“They have taken the Lord from the tomb, and we don’t know where they put him.” No one saw the resurrection; they saw that the body had disappeared. And then a new experience began to happen, appearances of Jesus in a body that seemed the same but also seemed very different. And not very long after that, even this body ascended into the clouds. It seems clear that our Easter to Pentecost Scriptures are leading us to understand the experience of being embodied as far greater than just this physical body we coax out of bed every day. The Epistles, which give us the beliefs of the first Christians before the Gospels came to be written, are quite clear that the body of Christ is expansive. This body of Christ is seated at “the right hand of God,” that is, at the end of time, while also being right here with us. This body is the union of us with one another through the Spirit given to us. Unfortunately we sometimes get the impression that our time-bound bodies are what will rise again. We don’t have good words to describe what our risen body experience will be like — except for that one word — unity. Somehow after death we will be united with, or embodied in, the very body of Christ. And you know, this already happens at every Eucharist. When the risen Lord joins his very self with the bread and wine, and we receive it, our own cells are infused with the special sacramental presence of Christ; his very body lives in us. I think that is the experience that best helps us picture life after death. Happy Easter!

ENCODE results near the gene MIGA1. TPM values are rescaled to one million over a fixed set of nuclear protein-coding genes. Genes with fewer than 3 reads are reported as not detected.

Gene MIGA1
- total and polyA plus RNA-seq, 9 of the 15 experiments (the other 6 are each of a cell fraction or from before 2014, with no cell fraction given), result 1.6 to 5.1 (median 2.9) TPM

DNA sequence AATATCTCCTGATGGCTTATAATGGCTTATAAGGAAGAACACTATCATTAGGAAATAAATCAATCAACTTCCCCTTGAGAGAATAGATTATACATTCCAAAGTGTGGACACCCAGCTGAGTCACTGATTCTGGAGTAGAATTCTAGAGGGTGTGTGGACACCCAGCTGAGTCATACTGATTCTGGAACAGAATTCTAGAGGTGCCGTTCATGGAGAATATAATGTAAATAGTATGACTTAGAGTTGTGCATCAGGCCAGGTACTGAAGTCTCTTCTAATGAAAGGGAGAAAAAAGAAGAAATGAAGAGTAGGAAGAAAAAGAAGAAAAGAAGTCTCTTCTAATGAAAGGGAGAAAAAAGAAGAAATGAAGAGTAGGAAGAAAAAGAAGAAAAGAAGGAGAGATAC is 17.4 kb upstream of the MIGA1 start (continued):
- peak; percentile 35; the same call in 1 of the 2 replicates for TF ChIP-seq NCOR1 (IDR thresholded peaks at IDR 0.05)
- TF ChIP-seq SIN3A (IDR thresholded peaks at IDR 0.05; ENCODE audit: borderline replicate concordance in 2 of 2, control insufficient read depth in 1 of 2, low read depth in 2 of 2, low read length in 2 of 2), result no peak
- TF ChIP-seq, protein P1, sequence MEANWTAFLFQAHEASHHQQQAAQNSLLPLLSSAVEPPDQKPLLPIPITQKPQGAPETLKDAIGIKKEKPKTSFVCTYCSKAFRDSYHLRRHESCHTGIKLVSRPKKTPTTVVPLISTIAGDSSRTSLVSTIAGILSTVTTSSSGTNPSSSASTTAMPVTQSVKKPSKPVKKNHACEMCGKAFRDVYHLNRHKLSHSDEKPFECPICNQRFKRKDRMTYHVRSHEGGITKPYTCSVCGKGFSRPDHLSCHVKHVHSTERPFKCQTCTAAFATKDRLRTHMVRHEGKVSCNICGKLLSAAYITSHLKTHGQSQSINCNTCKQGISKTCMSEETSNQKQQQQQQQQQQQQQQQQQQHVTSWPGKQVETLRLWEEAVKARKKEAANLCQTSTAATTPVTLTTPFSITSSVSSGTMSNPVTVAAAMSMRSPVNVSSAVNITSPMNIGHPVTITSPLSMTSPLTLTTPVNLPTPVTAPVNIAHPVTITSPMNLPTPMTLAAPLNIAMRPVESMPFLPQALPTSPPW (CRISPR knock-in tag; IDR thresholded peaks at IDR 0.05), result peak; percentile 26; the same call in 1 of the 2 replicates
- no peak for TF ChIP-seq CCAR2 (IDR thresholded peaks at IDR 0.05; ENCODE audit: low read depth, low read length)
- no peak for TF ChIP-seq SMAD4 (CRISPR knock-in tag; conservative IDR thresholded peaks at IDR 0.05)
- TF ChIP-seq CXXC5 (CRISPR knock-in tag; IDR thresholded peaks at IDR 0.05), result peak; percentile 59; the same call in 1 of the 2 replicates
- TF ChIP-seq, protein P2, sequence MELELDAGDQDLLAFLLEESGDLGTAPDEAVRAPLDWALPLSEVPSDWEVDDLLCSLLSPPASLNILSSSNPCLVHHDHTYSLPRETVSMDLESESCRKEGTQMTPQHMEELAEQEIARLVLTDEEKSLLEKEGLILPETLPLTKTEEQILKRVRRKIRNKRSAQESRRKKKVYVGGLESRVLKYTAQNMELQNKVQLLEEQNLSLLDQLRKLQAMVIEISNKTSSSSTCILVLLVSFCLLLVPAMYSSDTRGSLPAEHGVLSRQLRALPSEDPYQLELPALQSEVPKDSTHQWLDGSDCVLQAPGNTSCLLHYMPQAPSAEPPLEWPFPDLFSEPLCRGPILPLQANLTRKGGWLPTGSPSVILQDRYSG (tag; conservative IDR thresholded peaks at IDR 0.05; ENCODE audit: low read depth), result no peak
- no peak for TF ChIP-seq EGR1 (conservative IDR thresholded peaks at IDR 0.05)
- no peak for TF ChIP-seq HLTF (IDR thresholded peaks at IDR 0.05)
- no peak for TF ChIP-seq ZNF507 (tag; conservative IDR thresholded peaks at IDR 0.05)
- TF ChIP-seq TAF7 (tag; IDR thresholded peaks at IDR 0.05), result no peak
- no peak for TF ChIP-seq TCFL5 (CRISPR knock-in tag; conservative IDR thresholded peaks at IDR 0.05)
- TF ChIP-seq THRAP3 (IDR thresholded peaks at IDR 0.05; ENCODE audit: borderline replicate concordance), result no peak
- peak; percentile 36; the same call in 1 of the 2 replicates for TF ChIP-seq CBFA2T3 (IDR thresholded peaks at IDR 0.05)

– Blog entry by Sister Mary Garascia